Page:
Tsunamis are synonymous with the destruction of cities and homes and since the Japanese coast was devastated in March 2011 we now know that they cause nuclear disaster, endanger the safety of the population and pollute the environment. As such phenomena are still difficult to predict, a team of scientists has assessed "potentially dangerous" areas that are home to completed nuclear plants or those under construction.
In the study published in the journal Natural Hazards, the researchers drew a map of the world's geographic zones that are more at risk of large tsunamis. Based on this data, 23 nuclear power plants with 74 reactors have been identified in high risk areas. One of them includes Fukushima I. Out of them, 13 plants with 29 reactors are active; another four, that now have 20 reactors, are being expanded to house nine more; and there are seven new plants under construction with 16 reactors.
"We are dealing with the first vision of the global distribution of civil nuclear power plants situated on the coast and exposed to tsunamis," as explained by José Manuel Rodríguez-Llanes, coauthor of the study and researcher at the Centre for Research on the Epidemiology of Disasters (CRED) of the Catholic University of Leuven in Belgium. The authors used historical, archaeological, geological and instrumental records as a base for determining tsunami risk.
Despite the fact that the risk of these natural disasters threatens practically the entire western coast of the American continent, the Spanish/Portuguese Atlantic Coast and the coast of North Africa, the Eastern Mediterranean and areas of Oceania, especially in South and Southeast Asia are at greater risk due to the presence of atomic power stations.
For Debarati Guha-Sapir, another coauthor of the study and CRED researcher, "the impact of natural disaster is getting worse due to the growing interaction with technological installations."
China: a nuclear power in the making
Some 27 out of 64 nuclear reactors that are currently under construction in the world are found in China. This is an example of the massive nuclear investment of the Asian giant. "The most important fact is that 19 (two of which are in Taiwan) out of the 27 reactors are being built in areas identified as dangerous," state the authors of the study.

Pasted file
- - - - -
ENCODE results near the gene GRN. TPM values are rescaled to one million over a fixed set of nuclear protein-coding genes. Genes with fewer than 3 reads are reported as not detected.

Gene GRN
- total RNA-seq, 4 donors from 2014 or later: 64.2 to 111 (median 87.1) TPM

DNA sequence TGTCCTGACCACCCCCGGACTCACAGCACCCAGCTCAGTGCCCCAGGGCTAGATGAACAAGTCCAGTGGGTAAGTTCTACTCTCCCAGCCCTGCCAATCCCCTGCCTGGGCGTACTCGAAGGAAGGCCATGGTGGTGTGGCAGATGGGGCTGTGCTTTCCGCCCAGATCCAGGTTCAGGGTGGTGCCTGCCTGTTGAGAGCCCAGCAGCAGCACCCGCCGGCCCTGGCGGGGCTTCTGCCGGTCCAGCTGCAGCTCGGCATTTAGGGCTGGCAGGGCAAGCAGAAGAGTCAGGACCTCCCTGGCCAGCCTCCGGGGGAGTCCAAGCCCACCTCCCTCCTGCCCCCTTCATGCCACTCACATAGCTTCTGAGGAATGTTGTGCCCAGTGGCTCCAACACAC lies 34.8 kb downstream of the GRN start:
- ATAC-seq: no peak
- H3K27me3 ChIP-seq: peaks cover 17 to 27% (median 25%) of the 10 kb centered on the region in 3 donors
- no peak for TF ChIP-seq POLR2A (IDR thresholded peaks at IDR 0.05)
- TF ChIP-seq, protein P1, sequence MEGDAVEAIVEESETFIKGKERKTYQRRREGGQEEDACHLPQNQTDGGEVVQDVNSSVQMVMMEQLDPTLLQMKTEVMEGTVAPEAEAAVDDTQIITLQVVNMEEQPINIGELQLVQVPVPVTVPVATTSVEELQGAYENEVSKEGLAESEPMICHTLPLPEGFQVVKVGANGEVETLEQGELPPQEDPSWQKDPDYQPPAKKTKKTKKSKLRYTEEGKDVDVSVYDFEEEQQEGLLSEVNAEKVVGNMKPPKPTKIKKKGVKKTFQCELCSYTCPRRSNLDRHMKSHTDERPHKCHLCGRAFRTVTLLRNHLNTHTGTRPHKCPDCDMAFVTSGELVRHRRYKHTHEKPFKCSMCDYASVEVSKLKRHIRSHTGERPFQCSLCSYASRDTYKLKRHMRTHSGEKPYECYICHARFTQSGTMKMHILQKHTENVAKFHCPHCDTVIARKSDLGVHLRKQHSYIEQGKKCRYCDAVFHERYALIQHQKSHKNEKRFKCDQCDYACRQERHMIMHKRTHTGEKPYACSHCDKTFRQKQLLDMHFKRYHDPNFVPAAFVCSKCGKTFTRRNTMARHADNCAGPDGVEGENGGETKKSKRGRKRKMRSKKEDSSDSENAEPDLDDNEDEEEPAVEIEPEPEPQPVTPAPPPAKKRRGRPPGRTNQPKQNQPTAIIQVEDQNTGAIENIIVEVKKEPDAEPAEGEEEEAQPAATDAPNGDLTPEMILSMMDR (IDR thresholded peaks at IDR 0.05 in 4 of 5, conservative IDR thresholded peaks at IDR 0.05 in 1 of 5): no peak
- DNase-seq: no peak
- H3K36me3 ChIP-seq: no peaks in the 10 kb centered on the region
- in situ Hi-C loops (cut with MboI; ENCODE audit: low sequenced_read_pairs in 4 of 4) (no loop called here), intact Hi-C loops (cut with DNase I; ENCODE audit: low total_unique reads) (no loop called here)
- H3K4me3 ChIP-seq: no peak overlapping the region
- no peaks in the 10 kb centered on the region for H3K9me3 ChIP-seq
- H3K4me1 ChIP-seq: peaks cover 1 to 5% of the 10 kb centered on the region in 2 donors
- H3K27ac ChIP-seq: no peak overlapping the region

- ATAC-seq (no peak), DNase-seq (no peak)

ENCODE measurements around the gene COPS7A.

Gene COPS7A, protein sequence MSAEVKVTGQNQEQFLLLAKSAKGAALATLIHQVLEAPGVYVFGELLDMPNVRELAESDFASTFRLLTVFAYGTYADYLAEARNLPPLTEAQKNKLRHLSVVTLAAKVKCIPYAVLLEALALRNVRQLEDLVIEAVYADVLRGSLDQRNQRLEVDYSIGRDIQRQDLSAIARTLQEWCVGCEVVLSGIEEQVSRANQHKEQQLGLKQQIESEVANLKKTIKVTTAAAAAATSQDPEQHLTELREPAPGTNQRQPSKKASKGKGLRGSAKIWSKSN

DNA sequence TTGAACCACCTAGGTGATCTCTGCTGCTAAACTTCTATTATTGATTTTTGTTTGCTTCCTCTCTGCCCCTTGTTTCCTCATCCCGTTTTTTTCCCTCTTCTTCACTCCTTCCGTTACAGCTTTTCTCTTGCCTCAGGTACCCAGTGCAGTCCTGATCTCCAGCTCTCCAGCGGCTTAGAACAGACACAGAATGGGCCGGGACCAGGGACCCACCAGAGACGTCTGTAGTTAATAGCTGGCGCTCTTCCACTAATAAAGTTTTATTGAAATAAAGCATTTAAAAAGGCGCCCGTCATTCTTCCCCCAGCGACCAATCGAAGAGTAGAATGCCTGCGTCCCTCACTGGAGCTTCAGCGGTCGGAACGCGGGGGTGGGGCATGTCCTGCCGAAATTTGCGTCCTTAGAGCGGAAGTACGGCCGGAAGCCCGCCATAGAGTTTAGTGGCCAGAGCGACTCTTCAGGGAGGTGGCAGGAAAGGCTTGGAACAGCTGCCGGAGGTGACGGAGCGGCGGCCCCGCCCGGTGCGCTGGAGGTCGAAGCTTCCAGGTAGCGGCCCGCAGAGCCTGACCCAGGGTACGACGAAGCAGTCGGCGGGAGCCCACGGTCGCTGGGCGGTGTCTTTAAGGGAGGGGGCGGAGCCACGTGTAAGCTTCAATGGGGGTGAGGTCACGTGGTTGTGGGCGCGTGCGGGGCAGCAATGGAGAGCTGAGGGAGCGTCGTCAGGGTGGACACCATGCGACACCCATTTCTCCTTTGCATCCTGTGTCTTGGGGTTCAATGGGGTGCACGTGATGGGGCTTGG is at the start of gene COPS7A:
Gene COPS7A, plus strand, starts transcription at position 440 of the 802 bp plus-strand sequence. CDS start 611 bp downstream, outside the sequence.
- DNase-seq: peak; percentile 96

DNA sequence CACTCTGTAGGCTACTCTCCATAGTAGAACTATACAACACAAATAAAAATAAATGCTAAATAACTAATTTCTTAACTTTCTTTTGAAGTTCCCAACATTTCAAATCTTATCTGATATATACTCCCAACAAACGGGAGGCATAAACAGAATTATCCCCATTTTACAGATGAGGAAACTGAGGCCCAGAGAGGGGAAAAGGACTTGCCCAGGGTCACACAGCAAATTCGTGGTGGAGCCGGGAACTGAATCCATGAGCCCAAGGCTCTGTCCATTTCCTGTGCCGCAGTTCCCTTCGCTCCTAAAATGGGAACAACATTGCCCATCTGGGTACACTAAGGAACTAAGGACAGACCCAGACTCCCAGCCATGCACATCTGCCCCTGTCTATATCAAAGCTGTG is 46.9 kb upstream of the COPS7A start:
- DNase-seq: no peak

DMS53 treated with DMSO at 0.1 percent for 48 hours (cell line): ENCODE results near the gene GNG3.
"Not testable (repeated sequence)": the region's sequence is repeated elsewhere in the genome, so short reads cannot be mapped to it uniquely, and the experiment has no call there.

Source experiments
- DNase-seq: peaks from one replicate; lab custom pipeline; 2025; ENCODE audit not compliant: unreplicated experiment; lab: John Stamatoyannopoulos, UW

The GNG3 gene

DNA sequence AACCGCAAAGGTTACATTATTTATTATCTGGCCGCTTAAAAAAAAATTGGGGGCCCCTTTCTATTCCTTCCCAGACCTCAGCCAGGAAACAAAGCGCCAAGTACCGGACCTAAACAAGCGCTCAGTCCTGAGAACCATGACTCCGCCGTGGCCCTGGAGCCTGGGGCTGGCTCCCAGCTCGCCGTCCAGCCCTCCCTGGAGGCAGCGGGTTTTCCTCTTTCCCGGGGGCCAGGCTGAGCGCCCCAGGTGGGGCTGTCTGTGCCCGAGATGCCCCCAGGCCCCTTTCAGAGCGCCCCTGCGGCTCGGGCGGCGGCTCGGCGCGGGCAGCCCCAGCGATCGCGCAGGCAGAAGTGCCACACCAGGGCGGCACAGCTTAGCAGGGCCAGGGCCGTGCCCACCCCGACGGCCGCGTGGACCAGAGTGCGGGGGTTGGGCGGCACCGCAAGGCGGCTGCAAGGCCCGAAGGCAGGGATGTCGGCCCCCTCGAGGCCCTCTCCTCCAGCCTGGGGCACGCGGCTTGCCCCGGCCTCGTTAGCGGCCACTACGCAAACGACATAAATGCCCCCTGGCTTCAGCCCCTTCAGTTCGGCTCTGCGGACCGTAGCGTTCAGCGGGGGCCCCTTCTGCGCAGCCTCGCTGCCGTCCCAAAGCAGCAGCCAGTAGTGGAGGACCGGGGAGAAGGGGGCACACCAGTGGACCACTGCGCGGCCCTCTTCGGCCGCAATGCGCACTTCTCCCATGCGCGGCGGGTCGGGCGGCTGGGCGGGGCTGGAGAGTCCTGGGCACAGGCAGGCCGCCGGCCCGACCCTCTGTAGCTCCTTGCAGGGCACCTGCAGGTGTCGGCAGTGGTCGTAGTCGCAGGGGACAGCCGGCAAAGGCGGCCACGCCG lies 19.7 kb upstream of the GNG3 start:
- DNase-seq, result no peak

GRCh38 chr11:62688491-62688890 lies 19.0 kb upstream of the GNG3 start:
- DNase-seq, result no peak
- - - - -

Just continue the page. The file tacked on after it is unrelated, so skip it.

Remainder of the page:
In the case of Japan, which in March 2011 suffered the consequences of the worse tsunami in its history, there are seven plants with 19 reactors at risk, one of which is currently under construction. South Korea is now expanding two plants at risk with five reactors. India (two reactors) and Pakistan (one reactor) could also feel the consequences of a tsunami in the plants.
The ghost of Fukushima
"The location of nuclear installations does not only have implications for their host countries but also for the areas which could be affected by radioactive leaks," as outlined by Joaquín Rodríguez-Vidal, lead author of the study and researcher at the Geodynamics and Paleontology Department of the University of Huelva.
According to the study, we should learn our lessons from the Fukushima accident. For the authors, prevention and previous scientific studies are the best tools for avoiding such disasters. "But since the tsunami in 2004 the Indian Ocean region is still to take effective political measures," warn the researchers.
The Fukushima crisis took place in a highly developed country with one of the highest standards in scientific knowledge and technological infrastructure. "If it had occurred in a country less equipped for dealing with the consequences of catastrophe, the impact would have been a lot more serious for the world at large," claim the experts.
Therefore, Professor Rodríguez-Vidal recommends the drafting of more local analyses that consider the seismic amplification of each nuclear power plant and determine the adaptation of installation identified in the study.
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